Stress is believed to be one of the causes of IBS. Its sufferers report that the symptoms of IBS become more pronounced when they are highly anxious or stressed. The stress causes the muscles of the intestines to spasm, and in the process either trapping gas and fecal matter in the system (constipation) or rushing food out through the system (diarrhea). In most cases, stress-induced constipation or diarrhea is accompanied by several abdominal pains.

Aside from stress, a malfunctioning immune system and a sensitive reactive colon are believed to cause IBS. As research on IBS continues, many are starting to think that it is caused by the presence of a large number of bacteria in the small intestine. These bacteria are believed to cause changes in bowel movements, pain, gas and a host of other IBS symptoms. Typically, we only have a small number of bacteria in the small intestine. An abnormally high number of bacteria in this area can certainly cause a problem in the digestive system.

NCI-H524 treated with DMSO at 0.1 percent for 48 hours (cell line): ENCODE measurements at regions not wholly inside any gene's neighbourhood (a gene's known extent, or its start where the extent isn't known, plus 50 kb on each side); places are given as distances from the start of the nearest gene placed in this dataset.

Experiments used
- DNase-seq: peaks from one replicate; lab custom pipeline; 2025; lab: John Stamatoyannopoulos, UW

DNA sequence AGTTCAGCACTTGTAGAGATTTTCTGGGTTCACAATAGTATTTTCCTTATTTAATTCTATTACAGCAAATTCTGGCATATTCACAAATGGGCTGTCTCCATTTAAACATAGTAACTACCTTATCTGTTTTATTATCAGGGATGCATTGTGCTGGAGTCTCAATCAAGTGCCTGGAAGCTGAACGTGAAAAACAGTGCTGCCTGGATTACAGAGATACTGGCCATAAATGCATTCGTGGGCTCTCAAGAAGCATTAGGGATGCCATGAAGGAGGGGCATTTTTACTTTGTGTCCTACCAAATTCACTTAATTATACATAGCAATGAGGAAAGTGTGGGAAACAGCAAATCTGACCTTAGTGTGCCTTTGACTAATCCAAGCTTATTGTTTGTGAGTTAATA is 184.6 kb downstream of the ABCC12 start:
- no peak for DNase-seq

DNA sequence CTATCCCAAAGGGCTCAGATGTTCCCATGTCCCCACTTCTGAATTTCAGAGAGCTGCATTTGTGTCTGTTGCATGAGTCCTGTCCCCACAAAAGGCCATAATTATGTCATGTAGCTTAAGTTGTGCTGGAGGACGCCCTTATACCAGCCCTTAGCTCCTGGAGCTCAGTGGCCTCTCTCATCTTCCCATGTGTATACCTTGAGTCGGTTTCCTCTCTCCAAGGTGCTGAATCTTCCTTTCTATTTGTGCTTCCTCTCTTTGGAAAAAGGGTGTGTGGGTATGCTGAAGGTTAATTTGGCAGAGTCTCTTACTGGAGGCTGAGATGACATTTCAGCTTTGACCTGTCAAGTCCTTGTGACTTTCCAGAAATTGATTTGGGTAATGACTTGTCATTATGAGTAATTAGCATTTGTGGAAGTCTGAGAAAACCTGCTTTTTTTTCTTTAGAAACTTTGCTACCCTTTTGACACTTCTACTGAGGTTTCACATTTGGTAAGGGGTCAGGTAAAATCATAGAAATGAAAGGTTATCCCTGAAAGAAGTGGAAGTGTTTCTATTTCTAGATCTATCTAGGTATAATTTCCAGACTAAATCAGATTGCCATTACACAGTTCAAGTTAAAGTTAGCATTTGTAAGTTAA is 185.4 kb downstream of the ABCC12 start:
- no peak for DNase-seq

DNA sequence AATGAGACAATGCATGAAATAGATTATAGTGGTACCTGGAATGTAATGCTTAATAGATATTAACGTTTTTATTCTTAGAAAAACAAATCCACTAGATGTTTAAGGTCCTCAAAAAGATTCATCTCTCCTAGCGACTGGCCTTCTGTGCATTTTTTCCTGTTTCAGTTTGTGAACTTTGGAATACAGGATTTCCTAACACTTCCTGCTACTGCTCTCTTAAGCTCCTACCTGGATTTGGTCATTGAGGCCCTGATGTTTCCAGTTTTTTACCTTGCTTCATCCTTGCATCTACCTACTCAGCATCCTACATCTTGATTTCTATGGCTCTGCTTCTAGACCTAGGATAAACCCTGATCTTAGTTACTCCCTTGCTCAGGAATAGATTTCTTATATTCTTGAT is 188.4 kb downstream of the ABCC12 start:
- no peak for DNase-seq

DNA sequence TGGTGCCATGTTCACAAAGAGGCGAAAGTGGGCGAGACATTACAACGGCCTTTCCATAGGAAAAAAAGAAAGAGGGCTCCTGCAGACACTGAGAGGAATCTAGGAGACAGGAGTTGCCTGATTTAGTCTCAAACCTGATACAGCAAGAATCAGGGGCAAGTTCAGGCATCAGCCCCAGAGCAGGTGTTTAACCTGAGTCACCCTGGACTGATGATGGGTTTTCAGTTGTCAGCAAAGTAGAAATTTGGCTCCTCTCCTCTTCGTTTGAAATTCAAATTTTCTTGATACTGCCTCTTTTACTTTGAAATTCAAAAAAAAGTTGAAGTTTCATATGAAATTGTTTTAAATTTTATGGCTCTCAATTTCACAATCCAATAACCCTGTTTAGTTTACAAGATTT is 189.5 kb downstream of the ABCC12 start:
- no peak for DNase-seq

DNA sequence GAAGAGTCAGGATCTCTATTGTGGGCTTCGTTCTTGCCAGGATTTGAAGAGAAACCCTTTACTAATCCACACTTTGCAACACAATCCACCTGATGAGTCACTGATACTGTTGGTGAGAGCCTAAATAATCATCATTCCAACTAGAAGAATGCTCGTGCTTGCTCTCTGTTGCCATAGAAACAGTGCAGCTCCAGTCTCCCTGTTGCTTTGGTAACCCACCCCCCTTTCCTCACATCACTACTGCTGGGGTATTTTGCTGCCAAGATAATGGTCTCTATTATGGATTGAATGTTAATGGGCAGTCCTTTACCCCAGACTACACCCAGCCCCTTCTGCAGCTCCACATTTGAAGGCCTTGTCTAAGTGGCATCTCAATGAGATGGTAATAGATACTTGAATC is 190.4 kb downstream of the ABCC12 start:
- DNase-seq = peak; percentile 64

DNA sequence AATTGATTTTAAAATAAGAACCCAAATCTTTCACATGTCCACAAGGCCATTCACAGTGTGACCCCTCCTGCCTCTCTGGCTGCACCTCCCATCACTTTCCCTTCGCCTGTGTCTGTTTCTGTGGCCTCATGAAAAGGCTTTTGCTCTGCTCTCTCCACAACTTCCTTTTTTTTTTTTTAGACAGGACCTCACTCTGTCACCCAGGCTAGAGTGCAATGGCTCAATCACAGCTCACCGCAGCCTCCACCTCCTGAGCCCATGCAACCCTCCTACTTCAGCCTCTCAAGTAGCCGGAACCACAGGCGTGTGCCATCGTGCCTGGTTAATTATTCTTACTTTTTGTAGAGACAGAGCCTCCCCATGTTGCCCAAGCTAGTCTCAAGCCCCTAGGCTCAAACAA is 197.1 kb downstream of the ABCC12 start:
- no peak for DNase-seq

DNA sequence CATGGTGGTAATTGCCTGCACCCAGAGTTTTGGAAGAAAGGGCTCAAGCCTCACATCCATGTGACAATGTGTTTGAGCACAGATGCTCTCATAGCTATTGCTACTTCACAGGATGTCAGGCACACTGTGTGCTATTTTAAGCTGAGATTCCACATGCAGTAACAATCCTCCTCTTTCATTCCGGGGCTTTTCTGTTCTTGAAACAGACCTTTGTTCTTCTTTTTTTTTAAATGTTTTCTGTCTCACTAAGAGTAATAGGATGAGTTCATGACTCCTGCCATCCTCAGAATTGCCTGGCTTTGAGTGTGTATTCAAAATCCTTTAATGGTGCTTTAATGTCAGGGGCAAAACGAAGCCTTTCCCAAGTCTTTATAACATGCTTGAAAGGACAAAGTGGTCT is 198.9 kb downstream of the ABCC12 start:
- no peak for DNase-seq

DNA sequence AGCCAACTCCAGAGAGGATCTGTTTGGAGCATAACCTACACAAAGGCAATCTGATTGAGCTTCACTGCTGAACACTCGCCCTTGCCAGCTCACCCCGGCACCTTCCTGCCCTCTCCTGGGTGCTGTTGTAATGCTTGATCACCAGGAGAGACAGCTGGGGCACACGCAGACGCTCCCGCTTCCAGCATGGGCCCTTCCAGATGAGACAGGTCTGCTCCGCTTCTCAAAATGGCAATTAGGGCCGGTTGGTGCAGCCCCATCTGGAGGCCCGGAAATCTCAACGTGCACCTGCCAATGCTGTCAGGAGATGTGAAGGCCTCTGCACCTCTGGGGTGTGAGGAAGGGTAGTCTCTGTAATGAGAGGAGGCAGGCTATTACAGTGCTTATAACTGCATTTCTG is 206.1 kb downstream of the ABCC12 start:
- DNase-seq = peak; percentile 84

Food intolerance is believed to be yet another cause of IBS. Some foods may not affect one person, but can trigger IBS symptoms in another. A person diagnosed with IBS needs to be able to identify the foods that trigger his IBS symptoms so that he can actively avoid consuming these foods, thereby reduce the symptoms of IBS. Patients with IBS need not despair about not being able to eat the trigger foods anymore. According to doctors, they may be able to eat the trigger foods again after some time; it’s just that these patients simply needed a break from eating foods that trigger their IBS symptoms.

The bottom line is that up until now, the exact cause of IBS is still not known. The ones mentioned earlier are mostly speculations, possible causes. Those in the medical field do have theories as to the causes of IBS but these theories still need backed up by scientific evidence. The search for the root cause or causes still continues, research as vigorous as ever. Eventually, science will be able to exactly pin down the cause of IBS. If you have IBS, work with your doctor to come up with a treatment plan that can help you manage and cope with this condition. The good news is that with the right treatment plan, many IBS patients have learned to manage the symptoms of IBS and go back to having an active life.